Imagine a tortoise: Mud-green; hard-shelled; sad-eyed. Possibly, the tortoise in your mind is chewing sedately on a lettuce leaf, as it plods its way down the inner lane of a race track in a ruined amphitheatre.
Now, imagine the fastest runner you’ve ever seen. To the Greeks, this would have been been Achilles (a strange conceit, for he was known to have weak heels). To use a slightly more contemporary image, let’s imagine Usain Bolt – smiling that beatific smile of his – as he sprints towards the tortoise.
Usain Bolt and the tortoise are in a race; as a gesture of good sportsmanship from the fastest man in the world, the tortoise has been given a 50 metre head start.
If you were a betting sort of person, you’d probably put your money on Usain Bolt winning. But what if I told you that Usain Bolt could never overtake the tortoise?
Before Usain Bolt can overtake the tortoise, he must first catch up to it. While our tenacious runner covers the gap between himself and the tortoise, the tortoise plods along, still in motion. When Usain Bolt covers the first gap, he finds that the tortoise has created a new gap, smaller than the first, but one that must still be surmounted. To his frustration, he crosses the second gap, only to find that the damnable creature has created a third, even smaller gap.
Well, you can probably see where this is going. Imagine Usain’s trademark grin turning into a pained grimace, as he struggles to surmount increasingly smaller numbers of infinite distances, stuck in a never-ending race.
For your pleasure and bemusement, here’s another tale relating to infinite testudine. Bertrand Russell, the esteemed philosopher and scientist, was giving a public lesson on astronomy. He regaled his audience with how the earth revolves around the sun, just one of a myriad stars in our infinite universe.
Most of the audience was suitably impressed. But a little old lady stood up at the back of the auditorium and started to boo. “Bollocks,” she scoffed. “Everyone knows that the world is a flat disc that lies on the back of a turtle.”
Perhaps he was being kind, or perhaps the esteemed philosopher was merely being patronising, for he engaged with the old lady’s point of view.
“That’s an interesting notion, good woman,” he said. “But pray tell, what is the tortoise standing on?” he asked.
The little old lady’s eyes flashed with brief bewilderment, and then sparked with conviction.
“You’re very clever, young man…very clever. But you can’t bamboozle me. It’s turtles all the way down.”
The first of these turtle stories originated two millennia ago, one of several paradoxes created by the pre-Socratic philosopher, Zeno of Elea.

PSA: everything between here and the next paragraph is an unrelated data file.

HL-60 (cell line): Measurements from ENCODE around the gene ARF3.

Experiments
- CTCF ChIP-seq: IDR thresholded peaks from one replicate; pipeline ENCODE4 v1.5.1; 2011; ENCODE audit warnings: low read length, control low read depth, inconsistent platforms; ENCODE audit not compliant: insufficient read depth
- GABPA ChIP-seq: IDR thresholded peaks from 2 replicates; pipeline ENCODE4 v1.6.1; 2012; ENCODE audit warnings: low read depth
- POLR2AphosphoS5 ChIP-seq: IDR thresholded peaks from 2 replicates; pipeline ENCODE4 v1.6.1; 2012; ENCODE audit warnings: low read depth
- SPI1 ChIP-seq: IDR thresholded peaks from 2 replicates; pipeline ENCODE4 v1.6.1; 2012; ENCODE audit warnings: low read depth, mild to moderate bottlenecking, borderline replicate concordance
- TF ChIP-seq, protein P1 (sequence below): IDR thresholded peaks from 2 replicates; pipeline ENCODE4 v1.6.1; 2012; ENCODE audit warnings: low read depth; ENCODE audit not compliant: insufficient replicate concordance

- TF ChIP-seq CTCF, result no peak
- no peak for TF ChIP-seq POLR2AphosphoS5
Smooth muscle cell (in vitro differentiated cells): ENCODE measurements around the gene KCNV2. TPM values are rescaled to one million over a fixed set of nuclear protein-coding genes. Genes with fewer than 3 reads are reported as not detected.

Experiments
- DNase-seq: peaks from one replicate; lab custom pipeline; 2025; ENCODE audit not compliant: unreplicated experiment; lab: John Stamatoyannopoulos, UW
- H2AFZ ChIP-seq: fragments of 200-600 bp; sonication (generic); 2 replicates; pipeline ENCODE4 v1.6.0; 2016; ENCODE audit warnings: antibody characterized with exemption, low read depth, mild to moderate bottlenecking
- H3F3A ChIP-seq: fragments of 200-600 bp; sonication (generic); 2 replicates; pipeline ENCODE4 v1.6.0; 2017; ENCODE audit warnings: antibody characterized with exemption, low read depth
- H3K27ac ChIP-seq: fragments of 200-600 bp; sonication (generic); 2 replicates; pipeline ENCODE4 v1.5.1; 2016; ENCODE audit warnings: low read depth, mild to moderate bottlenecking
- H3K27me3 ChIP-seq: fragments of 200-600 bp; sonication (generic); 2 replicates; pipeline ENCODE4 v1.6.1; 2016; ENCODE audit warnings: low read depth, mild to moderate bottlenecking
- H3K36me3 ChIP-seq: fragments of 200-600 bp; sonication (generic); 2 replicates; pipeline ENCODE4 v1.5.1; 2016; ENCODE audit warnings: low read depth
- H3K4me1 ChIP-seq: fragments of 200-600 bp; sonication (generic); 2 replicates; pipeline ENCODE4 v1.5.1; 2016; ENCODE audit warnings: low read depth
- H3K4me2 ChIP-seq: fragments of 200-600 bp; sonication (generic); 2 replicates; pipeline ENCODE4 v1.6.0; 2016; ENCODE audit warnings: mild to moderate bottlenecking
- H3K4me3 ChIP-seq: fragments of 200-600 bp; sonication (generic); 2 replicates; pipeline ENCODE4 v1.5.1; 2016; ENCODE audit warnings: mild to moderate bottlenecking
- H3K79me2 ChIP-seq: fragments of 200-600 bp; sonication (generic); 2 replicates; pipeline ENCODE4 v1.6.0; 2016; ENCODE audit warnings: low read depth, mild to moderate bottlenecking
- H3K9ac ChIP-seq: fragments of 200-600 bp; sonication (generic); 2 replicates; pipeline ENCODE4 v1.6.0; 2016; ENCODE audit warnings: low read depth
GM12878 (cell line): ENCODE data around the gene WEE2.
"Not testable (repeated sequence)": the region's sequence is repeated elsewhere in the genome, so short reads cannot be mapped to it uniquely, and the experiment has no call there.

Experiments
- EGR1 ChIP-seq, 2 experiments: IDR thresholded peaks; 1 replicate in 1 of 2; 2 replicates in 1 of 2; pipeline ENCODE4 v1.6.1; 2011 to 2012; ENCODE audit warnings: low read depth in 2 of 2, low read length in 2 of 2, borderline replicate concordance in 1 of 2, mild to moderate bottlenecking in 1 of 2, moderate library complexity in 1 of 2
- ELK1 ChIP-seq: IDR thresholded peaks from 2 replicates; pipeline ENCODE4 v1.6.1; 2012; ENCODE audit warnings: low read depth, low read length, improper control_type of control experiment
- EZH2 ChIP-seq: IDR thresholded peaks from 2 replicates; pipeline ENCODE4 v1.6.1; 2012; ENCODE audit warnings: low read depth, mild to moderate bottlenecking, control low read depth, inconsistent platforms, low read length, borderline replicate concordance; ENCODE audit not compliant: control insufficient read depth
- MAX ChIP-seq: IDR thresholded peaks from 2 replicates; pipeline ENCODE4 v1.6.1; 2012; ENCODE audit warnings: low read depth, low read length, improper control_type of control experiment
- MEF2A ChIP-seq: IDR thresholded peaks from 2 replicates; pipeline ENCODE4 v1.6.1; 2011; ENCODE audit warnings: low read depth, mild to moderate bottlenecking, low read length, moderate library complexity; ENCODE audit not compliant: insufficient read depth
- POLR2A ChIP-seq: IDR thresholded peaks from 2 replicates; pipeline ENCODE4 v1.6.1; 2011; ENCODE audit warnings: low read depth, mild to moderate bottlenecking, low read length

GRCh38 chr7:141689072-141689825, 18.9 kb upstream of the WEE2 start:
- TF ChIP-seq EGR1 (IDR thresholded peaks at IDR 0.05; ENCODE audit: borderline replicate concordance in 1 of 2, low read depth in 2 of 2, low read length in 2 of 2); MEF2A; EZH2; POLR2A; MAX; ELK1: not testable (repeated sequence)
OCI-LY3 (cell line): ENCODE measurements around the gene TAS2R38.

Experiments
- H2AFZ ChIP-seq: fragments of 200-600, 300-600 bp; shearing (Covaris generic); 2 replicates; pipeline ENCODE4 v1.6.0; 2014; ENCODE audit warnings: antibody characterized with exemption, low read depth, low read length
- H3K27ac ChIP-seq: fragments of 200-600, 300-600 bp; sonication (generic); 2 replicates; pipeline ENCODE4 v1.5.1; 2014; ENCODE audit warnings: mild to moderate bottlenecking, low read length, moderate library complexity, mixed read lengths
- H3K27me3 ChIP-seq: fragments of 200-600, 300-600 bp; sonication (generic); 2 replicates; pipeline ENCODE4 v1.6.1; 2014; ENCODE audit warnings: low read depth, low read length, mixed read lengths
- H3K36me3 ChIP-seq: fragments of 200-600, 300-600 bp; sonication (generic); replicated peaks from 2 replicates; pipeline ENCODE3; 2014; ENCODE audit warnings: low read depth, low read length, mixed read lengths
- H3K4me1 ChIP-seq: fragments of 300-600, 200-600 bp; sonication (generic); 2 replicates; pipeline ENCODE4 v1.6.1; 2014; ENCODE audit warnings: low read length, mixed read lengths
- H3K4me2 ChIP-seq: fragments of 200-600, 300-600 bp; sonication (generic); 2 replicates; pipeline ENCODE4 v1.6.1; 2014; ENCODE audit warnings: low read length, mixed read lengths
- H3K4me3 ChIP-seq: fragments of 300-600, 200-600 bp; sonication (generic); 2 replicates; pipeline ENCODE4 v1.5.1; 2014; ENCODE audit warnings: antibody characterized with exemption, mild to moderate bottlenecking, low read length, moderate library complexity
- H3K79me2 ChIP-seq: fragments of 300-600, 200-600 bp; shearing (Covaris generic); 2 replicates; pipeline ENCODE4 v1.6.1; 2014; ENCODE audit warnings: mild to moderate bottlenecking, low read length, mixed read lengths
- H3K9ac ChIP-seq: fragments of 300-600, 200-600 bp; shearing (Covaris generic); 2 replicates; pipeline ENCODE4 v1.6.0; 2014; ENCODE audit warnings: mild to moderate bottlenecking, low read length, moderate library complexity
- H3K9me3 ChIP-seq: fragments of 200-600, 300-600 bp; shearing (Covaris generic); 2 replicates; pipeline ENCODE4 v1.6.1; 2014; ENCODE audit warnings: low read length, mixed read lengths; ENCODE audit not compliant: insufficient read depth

Zeno was attempting to prove that one of the most commonsensical of phenomena – the concept of motion – could not logically occur. Or perhaps he was just trolling.
The second, apocryphal story is more recent, a patronising anecdote that was perhaps meant to illustrate the contrast between the rational Western mind and superstitious Eastern beliefs.
When confronted with concepts that we do not fully comprehend, we can tend towards two opposing approach. On one extreme, there is the approach of extreme skepticism: To question the veracity of every iota of knowledge, to the point of paralysis.
On the other hand, there is the approach of conviction: To believe, in the face of logic and empirical evidence, that our worldview is infallible, and it is indeed turtles all the way down.
Stories move a lot faster these days. They move, not at the placid velocity of a turtle on a race course, but at the speed of thought and fibre optics.
At its height, The Library of Alexandria contained half a million scroll of ancient knowledge; in the modern day, we could bit torrent the sum of it in less than a second.
We live half in reality, half in the world of the Internet: A phantasmic space where digital avatars tweet and twitch and regram; where a million Towers of Babel are built of hashtags and clickbait, crumbling to dust with every weekly news cycle; a world of subreddit tribes, online enclaves and a thousand conflicting stories.
When knowledge move at the frenetic speed of thought, there seems to be little time for ancient stories about turtles. Both these stories have been debunked by scientists, mathematicians and philosophers, but they provide us with important questions to ask ourselves: How do we question? How do we believe?